Is the air in your home toxic?
Did you know that you can potentially have just as much air pollution inside of your home as outside? The quality of the air inside of your home can easily be overlooked. Something as simple as the cleaning products you use or the methods in which you freshen up the air in your home can have big impacts on your health. Our homes should be safe and comfortable spaces where we spend most of our time and with the people we love. With this is mind, it is important to take the appropriate steps to reduce toxic exposure in our homes.
Where does indoor pollution come from?
It can come from many places such as paint, carpet and flooring off-gassing and even mould. Places that may be overlooked are cleaners and air fresheners. When it comes to cleaning products, did you know that the chemicals emitted from many store bought cleaners can trigger asthma or increase your chance of developing it later on in life? Moreover, some ingredients in the products are known cancer causing agents but are still present in many household products.
To reduce your exposure, here’s where you can start:
Read the labels of cleaning and air freshener products and try to avoid these ingredients
- Chlorine Bleach
- Chlorine is a strong nasal and lung irritant. It is also a very reactive substance and when you may think you’re getting a deeper clean by mixing products, you may actually be producing toxic fumes, for example mixing chlorine with vinegar or chlorine with ammonia produce hazardous gases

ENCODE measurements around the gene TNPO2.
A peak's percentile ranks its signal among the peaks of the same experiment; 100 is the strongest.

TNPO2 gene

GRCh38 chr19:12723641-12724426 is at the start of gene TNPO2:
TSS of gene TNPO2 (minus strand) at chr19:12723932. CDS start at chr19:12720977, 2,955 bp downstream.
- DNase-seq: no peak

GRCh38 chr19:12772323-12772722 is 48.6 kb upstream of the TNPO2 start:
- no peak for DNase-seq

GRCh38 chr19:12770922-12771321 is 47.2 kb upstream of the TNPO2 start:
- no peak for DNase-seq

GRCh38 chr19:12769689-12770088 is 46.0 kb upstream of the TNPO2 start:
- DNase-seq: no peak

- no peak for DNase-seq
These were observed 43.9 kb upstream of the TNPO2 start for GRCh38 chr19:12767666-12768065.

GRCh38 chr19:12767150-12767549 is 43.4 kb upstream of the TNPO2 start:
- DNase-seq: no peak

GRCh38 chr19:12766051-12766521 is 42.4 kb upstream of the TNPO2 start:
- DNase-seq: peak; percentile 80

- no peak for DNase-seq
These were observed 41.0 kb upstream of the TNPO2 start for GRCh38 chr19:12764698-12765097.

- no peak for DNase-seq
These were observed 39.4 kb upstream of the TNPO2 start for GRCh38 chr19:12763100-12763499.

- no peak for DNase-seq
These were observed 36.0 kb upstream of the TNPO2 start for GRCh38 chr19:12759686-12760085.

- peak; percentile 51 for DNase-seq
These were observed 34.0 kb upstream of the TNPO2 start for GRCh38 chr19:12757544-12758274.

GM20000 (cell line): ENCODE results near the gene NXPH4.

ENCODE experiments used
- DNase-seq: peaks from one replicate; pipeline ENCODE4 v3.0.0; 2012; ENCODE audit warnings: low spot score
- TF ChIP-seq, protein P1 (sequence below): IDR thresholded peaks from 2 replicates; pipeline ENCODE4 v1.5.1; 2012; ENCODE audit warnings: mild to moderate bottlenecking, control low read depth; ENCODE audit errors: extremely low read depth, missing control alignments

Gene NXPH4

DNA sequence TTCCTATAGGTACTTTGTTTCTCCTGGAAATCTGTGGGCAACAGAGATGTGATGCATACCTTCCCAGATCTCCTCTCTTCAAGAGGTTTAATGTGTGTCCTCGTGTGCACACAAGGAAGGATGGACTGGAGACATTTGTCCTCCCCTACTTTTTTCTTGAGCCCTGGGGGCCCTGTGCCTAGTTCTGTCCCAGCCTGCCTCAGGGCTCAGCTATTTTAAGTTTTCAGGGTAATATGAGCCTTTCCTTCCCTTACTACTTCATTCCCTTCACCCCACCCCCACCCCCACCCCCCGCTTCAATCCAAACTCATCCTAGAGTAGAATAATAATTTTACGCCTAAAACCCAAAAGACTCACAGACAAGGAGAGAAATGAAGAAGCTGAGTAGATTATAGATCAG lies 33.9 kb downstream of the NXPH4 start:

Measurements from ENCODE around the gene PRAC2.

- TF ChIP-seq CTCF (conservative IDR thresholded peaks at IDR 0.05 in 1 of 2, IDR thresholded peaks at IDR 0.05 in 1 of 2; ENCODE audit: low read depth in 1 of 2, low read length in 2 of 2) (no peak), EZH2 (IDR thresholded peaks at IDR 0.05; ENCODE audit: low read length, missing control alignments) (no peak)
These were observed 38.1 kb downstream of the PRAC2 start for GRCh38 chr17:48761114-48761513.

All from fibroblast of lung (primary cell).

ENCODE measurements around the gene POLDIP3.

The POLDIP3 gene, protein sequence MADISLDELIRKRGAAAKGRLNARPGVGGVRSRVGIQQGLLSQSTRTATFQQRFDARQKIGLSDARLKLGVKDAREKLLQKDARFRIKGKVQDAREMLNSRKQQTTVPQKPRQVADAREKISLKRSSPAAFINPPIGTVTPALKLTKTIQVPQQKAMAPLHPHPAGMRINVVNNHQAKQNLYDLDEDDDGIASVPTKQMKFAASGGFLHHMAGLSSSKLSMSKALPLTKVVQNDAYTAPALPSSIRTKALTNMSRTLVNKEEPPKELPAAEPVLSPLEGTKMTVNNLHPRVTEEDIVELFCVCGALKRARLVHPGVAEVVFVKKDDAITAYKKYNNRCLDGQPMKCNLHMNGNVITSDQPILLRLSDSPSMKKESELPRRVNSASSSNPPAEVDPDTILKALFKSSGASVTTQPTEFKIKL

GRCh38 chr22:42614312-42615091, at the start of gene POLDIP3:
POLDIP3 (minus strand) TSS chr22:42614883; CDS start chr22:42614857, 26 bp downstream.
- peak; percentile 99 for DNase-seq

- Ammonia and ammonia derivatives called “quats”
- Ammonia is another irritant to your nasal tract and can cause coughing and throat irritation. Ammonium quats act similarly and can aggravate asthma.
- Synthetic fragrances can trigger allergies especially those with asthma. Opt for natural essential oils instead to refresh the air in your home.
- This is a tricky one, where on the label you won’t see the word formaldehyde but will see others names that are formaldehyde releasing agents. Formaldehyde is a known cancer causing agent and is what is used as embalming fluid. Here is how it may look on a label:
- DMDM hydantoin (trade name Glydant)
- Bronopol (2-bromo-2-nitropropane-1,3-diol)
- Imidazolidinyl urea
- Diazolidinyl urea
- Hexahydro-1,3,5-tris (2-hydroxyethyl)-S-triazine
A good resource to refer to is the Environmental Working Group’s website. They have many guides on how to choose products on the market that are safe for you and your family as well as DIY options to clean your home.
Do you have any of these ingredients in your cleaners?
Massage Therapy, Lymph Drainage, Psychotherapy, Osteopathy, Lymphedema Therapy, Naturopathic Medicine, Acupuncture, Pelvic Health Physiotherapy